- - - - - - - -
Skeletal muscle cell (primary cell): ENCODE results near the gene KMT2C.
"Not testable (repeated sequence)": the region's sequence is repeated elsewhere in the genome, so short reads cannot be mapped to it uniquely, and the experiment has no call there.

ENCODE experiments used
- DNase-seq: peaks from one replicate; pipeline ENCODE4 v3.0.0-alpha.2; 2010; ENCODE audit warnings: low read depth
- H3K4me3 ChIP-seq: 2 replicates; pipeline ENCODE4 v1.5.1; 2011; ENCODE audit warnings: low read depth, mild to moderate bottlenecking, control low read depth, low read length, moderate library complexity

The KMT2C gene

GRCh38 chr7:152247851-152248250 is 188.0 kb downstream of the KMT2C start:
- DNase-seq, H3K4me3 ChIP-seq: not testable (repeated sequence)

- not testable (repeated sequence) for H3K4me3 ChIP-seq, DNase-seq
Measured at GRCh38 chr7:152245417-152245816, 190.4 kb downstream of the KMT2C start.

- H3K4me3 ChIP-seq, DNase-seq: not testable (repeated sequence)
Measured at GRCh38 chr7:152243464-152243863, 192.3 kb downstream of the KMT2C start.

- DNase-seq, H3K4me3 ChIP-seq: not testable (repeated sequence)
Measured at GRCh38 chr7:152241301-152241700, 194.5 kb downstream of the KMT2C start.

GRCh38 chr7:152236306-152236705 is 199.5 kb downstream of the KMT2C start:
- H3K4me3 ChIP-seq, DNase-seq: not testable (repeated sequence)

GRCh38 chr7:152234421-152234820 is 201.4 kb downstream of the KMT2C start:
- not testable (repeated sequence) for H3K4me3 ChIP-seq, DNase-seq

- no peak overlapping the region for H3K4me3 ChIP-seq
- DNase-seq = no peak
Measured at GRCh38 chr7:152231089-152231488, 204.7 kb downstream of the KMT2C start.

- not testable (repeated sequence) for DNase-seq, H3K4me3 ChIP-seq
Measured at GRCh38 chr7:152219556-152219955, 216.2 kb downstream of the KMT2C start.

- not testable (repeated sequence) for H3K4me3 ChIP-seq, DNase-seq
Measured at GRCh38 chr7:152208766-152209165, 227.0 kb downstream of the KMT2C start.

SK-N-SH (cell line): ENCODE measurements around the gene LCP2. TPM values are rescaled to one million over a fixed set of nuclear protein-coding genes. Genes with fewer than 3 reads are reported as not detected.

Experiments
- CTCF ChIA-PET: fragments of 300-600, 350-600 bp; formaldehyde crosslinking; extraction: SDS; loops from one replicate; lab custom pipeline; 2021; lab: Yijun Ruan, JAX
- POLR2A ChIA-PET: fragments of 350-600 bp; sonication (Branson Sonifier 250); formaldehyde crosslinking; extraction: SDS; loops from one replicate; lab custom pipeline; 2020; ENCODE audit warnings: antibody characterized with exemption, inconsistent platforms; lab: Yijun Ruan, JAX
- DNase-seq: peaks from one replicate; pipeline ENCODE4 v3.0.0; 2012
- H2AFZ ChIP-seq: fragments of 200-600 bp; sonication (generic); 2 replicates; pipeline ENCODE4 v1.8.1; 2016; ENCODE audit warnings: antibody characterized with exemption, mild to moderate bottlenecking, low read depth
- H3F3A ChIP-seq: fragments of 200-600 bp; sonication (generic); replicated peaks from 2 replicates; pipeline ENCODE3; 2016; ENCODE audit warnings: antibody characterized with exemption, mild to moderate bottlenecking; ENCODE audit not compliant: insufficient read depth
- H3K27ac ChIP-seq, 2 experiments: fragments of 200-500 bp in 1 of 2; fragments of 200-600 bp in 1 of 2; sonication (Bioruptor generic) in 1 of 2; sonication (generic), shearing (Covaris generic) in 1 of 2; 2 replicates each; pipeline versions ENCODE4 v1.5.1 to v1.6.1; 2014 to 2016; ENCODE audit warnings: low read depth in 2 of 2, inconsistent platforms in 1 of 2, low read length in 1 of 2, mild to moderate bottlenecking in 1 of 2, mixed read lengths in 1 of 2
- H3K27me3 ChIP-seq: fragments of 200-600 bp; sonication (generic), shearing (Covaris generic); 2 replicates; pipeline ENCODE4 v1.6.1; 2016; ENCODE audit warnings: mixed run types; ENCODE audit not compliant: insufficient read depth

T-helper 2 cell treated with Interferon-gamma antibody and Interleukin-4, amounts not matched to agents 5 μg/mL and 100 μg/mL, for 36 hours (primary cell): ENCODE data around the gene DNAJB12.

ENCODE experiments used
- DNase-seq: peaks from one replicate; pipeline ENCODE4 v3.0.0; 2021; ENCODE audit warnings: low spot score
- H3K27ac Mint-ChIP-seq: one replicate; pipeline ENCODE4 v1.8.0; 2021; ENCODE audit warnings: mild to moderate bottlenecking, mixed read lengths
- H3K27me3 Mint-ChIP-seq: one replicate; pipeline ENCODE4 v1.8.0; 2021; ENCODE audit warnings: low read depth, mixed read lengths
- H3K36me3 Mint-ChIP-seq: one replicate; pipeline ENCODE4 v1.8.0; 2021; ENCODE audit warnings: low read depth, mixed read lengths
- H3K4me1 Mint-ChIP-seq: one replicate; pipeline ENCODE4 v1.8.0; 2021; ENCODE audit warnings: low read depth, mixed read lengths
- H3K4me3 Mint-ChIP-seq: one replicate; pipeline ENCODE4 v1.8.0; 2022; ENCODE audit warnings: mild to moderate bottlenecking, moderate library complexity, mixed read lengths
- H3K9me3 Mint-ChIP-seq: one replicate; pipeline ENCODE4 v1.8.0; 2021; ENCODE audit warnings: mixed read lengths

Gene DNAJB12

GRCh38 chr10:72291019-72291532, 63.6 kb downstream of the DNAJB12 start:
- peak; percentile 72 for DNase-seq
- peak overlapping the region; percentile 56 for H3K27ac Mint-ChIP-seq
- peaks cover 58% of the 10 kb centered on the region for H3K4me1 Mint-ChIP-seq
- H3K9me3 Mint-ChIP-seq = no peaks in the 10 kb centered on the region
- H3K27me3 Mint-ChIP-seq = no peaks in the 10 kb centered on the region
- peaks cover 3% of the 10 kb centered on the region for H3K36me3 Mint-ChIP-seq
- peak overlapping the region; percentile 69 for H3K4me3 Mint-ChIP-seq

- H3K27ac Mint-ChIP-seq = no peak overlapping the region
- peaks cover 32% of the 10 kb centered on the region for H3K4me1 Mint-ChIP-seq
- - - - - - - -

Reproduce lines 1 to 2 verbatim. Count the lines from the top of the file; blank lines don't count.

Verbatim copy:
Skeletal muscle cell (primary cell): ENCODE results near the gene KMT2C.
"Not testable (repeated sequence)": the region's sequence is repeated elsewhere in the genome, so short reads cannot be mapped to it uniquely, and the experiment has no call there.